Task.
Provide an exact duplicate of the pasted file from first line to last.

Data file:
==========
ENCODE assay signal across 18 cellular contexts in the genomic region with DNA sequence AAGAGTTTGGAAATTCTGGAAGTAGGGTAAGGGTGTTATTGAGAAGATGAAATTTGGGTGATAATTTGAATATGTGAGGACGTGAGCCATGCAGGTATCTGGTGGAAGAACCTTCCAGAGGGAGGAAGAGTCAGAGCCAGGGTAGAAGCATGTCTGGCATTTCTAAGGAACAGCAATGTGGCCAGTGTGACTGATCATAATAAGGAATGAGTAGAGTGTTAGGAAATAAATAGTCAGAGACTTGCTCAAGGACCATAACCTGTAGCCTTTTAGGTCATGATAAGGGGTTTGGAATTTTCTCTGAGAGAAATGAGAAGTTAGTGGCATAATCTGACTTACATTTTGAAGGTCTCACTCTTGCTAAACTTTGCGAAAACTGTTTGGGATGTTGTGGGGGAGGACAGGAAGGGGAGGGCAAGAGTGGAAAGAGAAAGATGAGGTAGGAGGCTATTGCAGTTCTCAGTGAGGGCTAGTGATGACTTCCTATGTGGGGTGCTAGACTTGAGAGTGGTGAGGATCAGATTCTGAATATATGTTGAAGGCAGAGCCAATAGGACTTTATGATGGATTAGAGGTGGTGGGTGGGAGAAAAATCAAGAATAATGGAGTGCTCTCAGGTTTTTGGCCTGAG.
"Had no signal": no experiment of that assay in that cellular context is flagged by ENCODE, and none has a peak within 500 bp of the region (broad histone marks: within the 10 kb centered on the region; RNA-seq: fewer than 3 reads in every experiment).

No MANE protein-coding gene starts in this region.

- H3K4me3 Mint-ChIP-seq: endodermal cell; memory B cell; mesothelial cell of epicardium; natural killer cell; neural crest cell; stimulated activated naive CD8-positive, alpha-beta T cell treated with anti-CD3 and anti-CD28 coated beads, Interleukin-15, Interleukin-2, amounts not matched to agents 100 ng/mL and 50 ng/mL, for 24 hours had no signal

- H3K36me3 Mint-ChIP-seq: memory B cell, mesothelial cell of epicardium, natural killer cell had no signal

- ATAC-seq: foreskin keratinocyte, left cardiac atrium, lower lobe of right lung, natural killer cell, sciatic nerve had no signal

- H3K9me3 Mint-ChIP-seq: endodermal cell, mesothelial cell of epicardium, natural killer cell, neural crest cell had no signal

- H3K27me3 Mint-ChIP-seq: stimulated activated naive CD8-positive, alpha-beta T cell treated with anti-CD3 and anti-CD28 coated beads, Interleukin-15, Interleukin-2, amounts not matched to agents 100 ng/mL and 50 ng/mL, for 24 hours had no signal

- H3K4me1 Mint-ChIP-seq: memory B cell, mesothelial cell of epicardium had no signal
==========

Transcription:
ENCODE assay signal across 18 cellular contexts in the genomic region with DNA sequence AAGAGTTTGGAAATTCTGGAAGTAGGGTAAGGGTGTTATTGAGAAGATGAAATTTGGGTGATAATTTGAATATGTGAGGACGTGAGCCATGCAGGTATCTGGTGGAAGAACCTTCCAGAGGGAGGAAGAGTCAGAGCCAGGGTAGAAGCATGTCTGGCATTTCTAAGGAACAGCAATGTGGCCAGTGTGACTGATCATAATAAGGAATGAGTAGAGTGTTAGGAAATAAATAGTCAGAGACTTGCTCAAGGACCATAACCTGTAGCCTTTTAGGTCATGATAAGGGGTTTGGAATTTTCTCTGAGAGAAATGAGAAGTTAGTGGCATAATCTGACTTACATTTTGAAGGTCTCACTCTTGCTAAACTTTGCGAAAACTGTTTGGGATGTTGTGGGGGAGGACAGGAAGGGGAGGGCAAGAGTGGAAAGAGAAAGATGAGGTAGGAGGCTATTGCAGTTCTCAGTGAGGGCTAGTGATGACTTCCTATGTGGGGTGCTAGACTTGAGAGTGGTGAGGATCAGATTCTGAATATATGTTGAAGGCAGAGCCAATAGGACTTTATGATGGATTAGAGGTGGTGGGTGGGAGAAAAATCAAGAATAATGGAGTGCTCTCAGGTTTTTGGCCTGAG.
"Had no signal": no experiment of that assay in that cellular context is flagged by ENCODE, and none has a peak within 500 bp of the region (broad histone marks: within the 10 kb centered on the region; RNA-seq: fewer than 3 reads in every experiment).

No MANE protein-coding gene starts in this region.

- H3K4me3 Mint-ChIP-seq: endodermal cell; memory B cell; mesothelial cell of epicardium; natural killer cell; neural crest cell; stimulated activated naive CD8-positive, alpha-beta T cell treated with anti-CD3 and anti-CD28 coated beads, Interleukin-15, Interleukin-2, amounts not matched to agents 100 ng/mL and 50 ng/mL, for 24 hours had no signal

- H3K36me3 Mint-ChIP-seq: memory B cell, mesothelial cell of epicardium, natural killer cell had no signal

- ATAC-seq: foreskin keratinocyte, left cardiac atrium, lower lobe of right lung, natural killer cell, sciatic nerve had no signal

- H3K9me3 Mint-ChIP-seq: endodermal cell, mesothelial cell of epicardium, natural killer cell, neural crest cell had no signal

- H3K27me3 Mint-ChIP-seq: stimulated activated naive CD8-positive, alpha-beta T cell treated with anti-CD3 and anti-CD28 coated beads, Interleukin-15, Interleukin-2, amounts not matched to agents 100 ng/mL and 50 ng/mL, for 24 hours had no signal

- H3K4me1 Mint-ChIP-seq: memory B cell, mesothelial cell of epicardium had no signal